ICM 2018 Rio (3) – Coifman, Goldstein, Kronheimer and Mrowka, and the Four Color Theorem

This post is my third report from ICM 2018. You may remember that I had planned to live-blog on the last four days of the congress but on Monday evening I realized that this was an unrealistic task and decided instead to blog only on a single day – Monday. A little later I realized this was also unrealistic and decided to limit my blogging to a single  lecture  by Peter Kronheimer and Tomasz Mrowka on Knots, three-manifolds and instantons.  But in the end I did not live-blog at all and in this post I will briefly described Tuesday’s morning lectures and give a belated report on Peter and Tomasz’s lecture. I actually arrived in Rio very early  on Saturday morning and attended many talks on Saturday, but  this was not part of my planned blogging  and I was relaxed and did not take lecture notes. Sunday was a day off and I had a great time with friends.

I greatly enjoyed all of Monday’s morning lectures. The first very inspiring lecture by my friend and colleague Rafi (Ronald) Coifman was entitled Harmonic analytic geometry in high dimensions – Empirical models (click for the video). Rafi’s research spans across a wide range of areas many of which he himself created and goes from the very applied (e.g., applications of harmonic analysis to pluming, biology, and finance) to the very pure (e.g., applications of wavelets to classical problems in harmonic analysis). The lecture covered a lot of ground, starting with Fourier’s original ideas and his perception that he had discovered the “language of nature” and continuing  with wide applications to structural and multi-scale analysis of high dimensional data, and to the possibility, pushing Fourier’s vision one step further,  of automatically learning the laws of physics from data.

Toward the third lecture on the history of mathematics by Catherine Goldstein I thought that I could relax and listen to a historical lecture that does not require much mathematical efforts. To my surprise, it was very demanding for me (but fully worth the effort) to follow the mathematics itself.  The historical discussion and insights were great. The title of the lecture was Long-term history and ephemeral configurations  (click for the video) and it started with a famous quote of Poincaré: Mathematics is the art of giving the same name to different things (Poincaré gave the examples of “groups” and “uniform convergence”.)  At the center of the talk was Charles Hermite and the lecture dealt, among other things,  with the very interesting question: Is mathematics a natural science? For Hermite the answer was: Yes! Altogether there were a lot of great insights and great lines. (Pictures from these two lectures at the end of the post.)

Kronheimer and Mrowka: Knots, three-manifolds and instantons

Knots, three manifolds and instantons

The talk was fantastic, it had great results, the slides were great, the presentation was great, thoughtful, with a lot of food for thought, both for the large audience and (I think) also for experts. A main famous theorem by the speakers is:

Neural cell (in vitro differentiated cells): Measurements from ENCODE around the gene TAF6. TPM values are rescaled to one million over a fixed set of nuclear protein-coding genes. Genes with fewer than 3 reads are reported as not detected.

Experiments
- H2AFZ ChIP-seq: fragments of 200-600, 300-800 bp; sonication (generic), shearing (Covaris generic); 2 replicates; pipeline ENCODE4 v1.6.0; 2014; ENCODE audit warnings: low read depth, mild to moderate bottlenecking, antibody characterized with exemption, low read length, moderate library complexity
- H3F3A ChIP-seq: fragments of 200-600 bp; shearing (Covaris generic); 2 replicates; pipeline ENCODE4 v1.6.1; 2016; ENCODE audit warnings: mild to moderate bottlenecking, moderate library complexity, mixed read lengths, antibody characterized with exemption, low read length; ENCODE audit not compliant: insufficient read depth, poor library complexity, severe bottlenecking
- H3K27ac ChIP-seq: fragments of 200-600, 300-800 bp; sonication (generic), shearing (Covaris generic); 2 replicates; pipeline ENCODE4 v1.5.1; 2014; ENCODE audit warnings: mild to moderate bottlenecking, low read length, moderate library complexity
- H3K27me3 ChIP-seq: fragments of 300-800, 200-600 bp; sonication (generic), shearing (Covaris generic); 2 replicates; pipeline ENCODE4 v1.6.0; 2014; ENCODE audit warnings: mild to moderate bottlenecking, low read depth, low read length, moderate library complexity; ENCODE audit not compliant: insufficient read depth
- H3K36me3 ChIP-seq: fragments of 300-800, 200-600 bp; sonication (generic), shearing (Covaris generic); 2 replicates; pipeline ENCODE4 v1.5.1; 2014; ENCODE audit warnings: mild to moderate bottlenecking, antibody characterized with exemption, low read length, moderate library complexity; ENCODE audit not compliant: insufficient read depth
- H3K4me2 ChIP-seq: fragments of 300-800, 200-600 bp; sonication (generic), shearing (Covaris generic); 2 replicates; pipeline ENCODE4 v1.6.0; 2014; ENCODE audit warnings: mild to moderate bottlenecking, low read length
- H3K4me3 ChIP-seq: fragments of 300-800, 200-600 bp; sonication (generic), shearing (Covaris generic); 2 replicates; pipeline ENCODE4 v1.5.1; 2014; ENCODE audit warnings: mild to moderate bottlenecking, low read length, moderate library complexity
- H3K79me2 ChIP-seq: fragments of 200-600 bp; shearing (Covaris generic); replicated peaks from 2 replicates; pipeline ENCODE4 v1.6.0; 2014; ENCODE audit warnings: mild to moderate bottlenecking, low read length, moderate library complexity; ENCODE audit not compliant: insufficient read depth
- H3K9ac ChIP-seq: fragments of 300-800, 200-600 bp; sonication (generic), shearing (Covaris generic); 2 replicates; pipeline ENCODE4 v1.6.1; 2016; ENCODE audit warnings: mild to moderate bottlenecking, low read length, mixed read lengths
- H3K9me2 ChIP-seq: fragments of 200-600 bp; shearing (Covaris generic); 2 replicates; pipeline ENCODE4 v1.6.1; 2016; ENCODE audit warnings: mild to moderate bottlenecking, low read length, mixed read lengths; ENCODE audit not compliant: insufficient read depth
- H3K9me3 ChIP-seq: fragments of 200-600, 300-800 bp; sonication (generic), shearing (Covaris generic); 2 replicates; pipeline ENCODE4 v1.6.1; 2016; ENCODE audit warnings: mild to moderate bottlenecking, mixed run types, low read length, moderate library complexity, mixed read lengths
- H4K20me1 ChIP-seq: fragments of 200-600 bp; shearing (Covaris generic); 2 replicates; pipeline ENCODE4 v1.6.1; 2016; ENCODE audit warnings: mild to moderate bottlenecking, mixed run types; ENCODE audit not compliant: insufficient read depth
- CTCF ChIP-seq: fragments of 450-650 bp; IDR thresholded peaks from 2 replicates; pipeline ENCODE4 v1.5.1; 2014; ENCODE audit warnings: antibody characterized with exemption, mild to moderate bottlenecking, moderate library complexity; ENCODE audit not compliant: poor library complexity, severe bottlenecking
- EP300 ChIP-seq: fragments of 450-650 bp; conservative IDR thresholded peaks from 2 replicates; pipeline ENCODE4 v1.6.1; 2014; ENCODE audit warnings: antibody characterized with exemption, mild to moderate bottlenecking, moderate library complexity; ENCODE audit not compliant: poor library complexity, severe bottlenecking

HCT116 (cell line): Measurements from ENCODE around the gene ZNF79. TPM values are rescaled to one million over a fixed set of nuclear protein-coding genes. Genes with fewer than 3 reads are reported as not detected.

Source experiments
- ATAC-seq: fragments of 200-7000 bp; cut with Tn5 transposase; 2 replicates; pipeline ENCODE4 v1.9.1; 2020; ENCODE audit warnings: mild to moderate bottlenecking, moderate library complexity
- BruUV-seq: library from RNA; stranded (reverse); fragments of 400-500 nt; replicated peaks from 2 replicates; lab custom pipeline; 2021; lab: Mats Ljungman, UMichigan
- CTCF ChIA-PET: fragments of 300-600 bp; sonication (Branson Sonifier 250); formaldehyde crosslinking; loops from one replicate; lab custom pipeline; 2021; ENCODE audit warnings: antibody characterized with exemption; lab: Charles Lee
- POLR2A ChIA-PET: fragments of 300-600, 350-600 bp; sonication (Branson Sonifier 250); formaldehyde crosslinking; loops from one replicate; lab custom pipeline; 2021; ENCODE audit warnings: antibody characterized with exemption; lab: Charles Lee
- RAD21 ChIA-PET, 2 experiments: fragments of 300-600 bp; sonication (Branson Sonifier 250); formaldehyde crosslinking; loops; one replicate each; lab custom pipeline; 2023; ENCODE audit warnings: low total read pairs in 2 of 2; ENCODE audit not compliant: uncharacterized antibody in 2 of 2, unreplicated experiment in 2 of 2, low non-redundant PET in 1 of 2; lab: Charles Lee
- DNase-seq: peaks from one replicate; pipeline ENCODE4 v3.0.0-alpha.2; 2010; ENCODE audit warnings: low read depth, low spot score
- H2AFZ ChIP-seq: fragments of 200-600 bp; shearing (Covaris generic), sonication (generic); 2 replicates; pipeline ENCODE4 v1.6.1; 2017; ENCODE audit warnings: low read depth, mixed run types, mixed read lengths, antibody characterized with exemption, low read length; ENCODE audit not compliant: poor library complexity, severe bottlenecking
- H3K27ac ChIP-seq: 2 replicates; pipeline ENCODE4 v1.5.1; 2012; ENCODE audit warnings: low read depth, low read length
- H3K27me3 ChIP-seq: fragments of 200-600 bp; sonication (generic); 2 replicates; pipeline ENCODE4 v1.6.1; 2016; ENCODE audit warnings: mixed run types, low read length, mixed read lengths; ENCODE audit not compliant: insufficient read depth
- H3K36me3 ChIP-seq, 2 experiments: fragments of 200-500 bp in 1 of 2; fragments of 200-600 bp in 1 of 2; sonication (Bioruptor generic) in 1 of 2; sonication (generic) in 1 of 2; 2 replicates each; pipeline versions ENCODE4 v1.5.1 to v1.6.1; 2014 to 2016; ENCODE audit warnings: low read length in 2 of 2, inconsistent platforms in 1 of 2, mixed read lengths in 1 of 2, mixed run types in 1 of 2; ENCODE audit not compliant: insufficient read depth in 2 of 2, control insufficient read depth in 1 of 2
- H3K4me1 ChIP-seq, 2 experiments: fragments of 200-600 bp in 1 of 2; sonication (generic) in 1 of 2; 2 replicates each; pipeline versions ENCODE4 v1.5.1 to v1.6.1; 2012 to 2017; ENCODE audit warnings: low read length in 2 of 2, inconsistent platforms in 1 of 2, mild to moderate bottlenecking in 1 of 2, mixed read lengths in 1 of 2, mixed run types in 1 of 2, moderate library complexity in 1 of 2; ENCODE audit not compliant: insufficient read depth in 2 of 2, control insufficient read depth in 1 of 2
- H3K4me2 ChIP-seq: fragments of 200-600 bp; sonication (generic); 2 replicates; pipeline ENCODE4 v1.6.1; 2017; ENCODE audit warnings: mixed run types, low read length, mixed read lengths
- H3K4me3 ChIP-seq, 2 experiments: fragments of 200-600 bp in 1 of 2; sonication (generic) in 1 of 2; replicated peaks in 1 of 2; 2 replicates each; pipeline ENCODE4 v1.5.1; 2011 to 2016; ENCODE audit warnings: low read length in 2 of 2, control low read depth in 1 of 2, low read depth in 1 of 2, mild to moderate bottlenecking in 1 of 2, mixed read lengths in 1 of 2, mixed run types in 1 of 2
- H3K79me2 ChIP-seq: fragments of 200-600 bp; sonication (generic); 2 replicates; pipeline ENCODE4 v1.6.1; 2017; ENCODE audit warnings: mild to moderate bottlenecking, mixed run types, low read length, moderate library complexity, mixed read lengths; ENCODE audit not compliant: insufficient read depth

Theorem: Knots with vanishing Instanton Floer homology and (therefore) also knots with trivial Khovanov’s homology are unknots.

Khovanov’s homology are invariants of groups that refine the famous Jones polynomials and, of course, two problems naturally arise. First, is it the case that the Jones polynomial itself determines unknots? (This is a famous open problem.) And also does Khovanov’s homology or Floer’s homology distinguish different knots? (Maybe the answer for the second bold question is known to be negative…)  The lecture had four parts

Part I (Tomasz): knots, Papakyriakopoulos, and the main theorem.

I was surprised that I had the feeling that I understood everything in the first part. It started with a quick pictorial introduction to what knots are, then looking at the complement of a knot, followed by Dehn’s lemma that was proved by Papakyriakopoulos. (I think but am not sure that Papakyriakopoulos’s proof is still needed for all the stronger results that follow.)

  

So Papakyriakopoulos’ theorem tells you that the fundamental group of the complement of a non-trivial knot is not Abelian, but could we say something stronger? Peter mentioned that for most, but not all non-trivial small knots  the fundamental group maps onto a dihedral group. And the main result is that for all non trivial knots the fundamental group maps onto SO (3). There were two delicate yet important points that were mentioned.  The first is that often SO(3) can or should be replaced by its double cover SU(2), and the second is that there is also a crucial condition (that makes the theorem stronger) about the images of “meridians” (small circles around a point on the knot in its complement).

Part II (Peter): Floer’s instanton homology and many mathematical ideas and tools

The second part was about ideas, notions and tools needed for the proof of the main theorem. Naturally it was more difficult and for various things I only just pleasantly got a general impression together with some pointers on notions that I should (finally) learn. Connections, flat connections, Chern-Simons functionals, Young-Mills equations and their solutions called “instantons”, and the Floer’s (instanton) homology, …  .  As you can see from the fourth slide the list of tools that are actually needed for the proof extends even further and Peter and Tomasz also mentioned connections with Ozsváth and Szabo theory of Heegard Floer homology.

 

 

Part III (Tomasz): Khovanov homology, and skein relations

Surprisingly, the third part dealt with notions that were somewhat easier for me than those of the second part. The Khovanov homology is a refinement of another famous knot-invariant the  Jones polynomial.